Something that I have learned over the past few years is that if you track something, be it your eating habits, exercise, writing time, work time, etc. you become aware of the reality of the situation. This is why most diet gurus tell you to track what you eat for a week so you have an awareness of the of how you really eat before you start your diet and exercise regimen.

    Tracking daily habits and progress towards goals is another way to see reality and create a way for you clearly review what you have accomplished over a set period of time. Tracking helps motivate you too; if I can make a change in my life and do it once a day for a period of time it makes me more apt to keep doing it.

    So, if you have some goals and habits in mind that need tracked, all you need is a tracking tool. Today we’ll look at 7 different tools to help you keep track of your habits and goals.

    Joe’s Goals

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      Joe’s Goals is a web-based tool that allows users to track their habits and goals in an easy to use interface. Users can add as many goals/habits as they want and also check multiple times per day for those “extra productive days”. Something that is unique about Joe’s Goals is the way that you can keep track of negative habits such as eating out, smoking, etc. This can help you visualize the good things that you are doing as well as the negative things that you are doing in your life.

      Joe’s Goals is free with a subscription version giving you no ads and the “latest version” for $12 a year.

      Daytum

        Daytum

        is an in depth way of counting things that you do during the day and then presenting them to you in many different reports and groups. With Daytum you can add several different items to different custom categories such as work, school, home, etc. to keep track of your habits in each focus area of your life.

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        Daytum is extremely in depth and there are a ton of settings for users to tweak. There is a free version that is pretty standard, but if you want more features and unlimited items and categories you’ll need Daytum Plus which is $4 a month.

        Excel or Numbers

          If you are the spreadsheet number cruncher type and the thought of using someone else’s idea of how you should track your habits turns you off, then creating your own Excel/Numbers/Google spreadsheet is the way to go. Not only do you have pretty much limitless ways to view, enter, and manipulate your goal and habit data, but you have complete control over your stuff and can make it private.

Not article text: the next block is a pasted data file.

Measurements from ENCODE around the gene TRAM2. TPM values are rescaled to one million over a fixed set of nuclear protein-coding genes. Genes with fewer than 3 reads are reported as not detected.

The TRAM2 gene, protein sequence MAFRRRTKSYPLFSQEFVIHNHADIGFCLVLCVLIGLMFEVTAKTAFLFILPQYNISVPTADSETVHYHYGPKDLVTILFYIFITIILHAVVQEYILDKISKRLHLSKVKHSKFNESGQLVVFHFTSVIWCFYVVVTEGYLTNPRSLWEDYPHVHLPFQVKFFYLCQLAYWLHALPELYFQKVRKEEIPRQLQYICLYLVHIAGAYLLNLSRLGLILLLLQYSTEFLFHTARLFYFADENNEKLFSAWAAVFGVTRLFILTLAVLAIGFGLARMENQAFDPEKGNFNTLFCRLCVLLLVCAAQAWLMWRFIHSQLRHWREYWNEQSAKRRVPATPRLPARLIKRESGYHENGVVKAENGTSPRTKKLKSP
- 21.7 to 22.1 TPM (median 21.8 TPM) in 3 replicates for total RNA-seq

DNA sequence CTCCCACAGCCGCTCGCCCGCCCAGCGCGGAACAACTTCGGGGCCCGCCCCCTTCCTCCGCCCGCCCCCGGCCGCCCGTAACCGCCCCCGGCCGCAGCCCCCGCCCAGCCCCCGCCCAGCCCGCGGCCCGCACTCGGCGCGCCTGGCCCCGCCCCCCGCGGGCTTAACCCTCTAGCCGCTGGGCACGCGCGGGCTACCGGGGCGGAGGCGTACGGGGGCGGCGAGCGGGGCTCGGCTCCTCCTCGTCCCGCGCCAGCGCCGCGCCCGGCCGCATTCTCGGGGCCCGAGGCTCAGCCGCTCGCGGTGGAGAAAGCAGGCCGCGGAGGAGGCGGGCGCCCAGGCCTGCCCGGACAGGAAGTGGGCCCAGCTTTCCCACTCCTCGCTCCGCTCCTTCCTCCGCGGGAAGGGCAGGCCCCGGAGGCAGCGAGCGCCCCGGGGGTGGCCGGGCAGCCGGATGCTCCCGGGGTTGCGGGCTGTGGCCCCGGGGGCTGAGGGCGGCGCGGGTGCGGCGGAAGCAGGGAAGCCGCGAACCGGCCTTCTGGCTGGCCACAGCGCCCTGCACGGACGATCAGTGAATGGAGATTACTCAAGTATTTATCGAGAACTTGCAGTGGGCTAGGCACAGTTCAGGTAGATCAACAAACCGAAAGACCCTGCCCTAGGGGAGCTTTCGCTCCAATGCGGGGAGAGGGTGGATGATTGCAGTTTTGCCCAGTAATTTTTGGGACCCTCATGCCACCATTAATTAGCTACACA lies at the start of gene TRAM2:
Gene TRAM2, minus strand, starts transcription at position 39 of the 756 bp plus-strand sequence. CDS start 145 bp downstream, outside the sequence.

What’s nice about spreadsheets is you can create reports and can customize your views in any way you see fit. Also, by using Dropbox, you can keep your tracker sheets anywhere you have a connection.

          Evernote

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            I must admit, I am an Evernote junky, mostly because this tool is so ubiquitous. There are several ways you can implement habit/goal tracking with Evernote. You won’t be able to get nifty reports and graphs and such, but you will be able to access your goal tracking anywhere your are, be it iPhone, Android, Mac, PC, or web. With Evernote you pretty much have no excuse for not entering your daily habit and goal information as it is available anywhere.

            Evernote is free with a premium version available.

            Access or Bento

              If you like the idea of creating your own tracker via Excel or Numbers, you may be compelled to get even more creative with database tools like Access for Windows or Bento for Mac. These tools allow you to set up relational databases and even give you the option of setting up custom interfaces to interact with your data. Access is pretty powerful for personal database applications, and using it with other MS products, you can come up with some pretty awesome, in depth analysis and tracking of your habits and goals.

              Bento is extremely powerful and user friendly. Also with Bento you can get the iPhone and iPad app to keep your data anywhere you go.

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              You can check out Access and the Office Suite here and Bento here.

              Analog Bonus: Pen and Paper

              All these digital tools are pretty nifty and have all sorts of bells and whistles, but there are some people out there that still swear by a notebook and pen. Just like using spreadsheets or personal databases, pen and paper gives you ultimate freedom and control when it comes to your set up. It also doesn’t lock you into anyone else’s idea of just how you should track your habits.

              Conclusion

              I can’t necessarily recommend which tool is the best for tracking your personal habits and goals, as all of them have their quirks. What I can do however (yes, it’s a bit of a cop-out) is tell you that the tool to use is whatever works best for you. I personally keep track of my daily habits and personal goals with a combo Evernote for input and then a Google spreadsheet for long-term tracking.

              What this all comes down to is not how or what tool you use, but finding what you are comfortable with and then getting busy with creating lasting habits and accomplishing short- and long-term goals.